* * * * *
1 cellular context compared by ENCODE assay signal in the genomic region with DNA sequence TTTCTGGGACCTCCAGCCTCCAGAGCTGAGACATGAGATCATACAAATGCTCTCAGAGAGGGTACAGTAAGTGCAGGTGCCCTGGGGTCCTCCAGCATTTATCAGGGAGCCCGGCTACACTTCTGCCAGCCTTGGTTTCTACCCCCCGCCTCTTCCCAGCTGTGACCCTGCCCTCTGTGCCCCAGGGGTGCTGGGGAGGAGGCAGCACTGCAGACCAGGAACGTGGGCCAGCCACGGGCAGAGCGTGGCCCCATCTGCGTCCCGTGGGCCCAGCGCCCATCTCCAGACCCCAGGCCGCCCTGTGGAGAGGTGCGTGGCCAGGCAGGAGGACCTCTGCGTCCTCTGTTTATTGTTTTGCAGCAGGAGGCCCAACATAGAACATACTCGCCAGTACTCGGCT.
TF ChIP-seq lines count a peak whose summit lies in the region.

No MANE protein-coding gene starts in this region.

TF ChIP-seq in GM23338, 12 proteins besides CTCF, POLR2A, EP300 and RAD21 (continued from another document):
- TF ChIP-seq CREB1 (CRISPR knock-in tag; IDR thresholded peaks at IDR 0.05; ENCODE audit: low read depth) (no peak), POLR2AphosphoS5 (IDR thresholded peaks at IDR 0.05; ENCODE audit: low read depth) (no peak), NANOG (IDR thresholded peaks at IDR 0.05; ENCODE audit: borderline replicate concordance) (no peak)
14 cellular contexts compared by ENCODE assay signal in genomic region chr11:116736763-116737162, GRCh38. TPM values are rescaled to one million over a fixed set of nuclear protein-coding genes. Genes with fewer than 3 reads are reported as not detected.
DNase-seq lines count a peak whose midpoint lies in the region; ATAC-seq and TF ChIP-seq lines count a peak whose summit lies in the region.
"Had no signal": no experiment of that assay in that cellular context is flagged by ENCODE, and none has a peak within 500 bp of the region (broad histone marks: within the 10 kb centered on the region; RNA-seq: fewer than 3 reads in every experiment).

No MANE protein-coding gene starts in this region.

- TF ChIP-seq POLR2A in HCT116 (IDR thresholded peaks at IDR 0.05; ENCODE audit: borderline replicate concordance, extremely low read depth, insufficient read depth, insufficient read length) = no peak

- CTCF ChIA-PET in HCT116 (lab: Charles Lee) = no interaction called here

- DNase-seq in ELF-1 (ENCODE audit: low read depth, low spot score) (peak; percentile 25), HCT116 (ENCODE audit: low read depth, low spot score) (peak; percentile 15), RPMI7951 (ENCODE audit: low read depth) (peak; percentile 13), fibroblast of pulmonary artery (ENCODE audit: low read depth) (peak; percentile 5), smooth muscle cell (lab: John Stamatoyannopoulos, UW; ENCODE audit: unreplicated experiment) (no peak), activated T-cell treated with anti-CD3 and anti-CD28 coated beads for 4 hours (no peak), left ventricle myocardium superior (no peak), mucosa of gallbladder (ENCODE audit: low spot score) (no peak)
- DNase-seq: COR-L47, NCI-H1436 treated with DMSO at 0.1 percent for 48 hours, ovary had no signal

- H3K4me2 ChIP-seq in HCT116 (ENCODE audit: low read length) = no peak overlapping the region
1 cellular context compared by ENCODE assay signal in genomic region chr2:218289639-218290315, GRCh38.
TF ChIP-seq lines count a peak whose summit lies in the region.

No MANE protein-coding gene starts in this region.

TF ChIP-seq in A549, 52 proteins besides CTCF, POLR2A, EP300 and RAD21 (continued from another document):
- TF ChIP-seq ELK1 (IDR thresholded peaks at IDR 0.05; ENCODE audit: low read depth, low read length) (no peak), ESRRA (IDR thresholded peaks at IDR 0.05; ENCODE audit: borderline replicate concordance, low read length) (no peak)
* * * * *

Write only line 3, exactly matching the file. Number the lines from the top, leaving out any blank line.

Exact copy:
No MANE protein-coding gene starts in this region.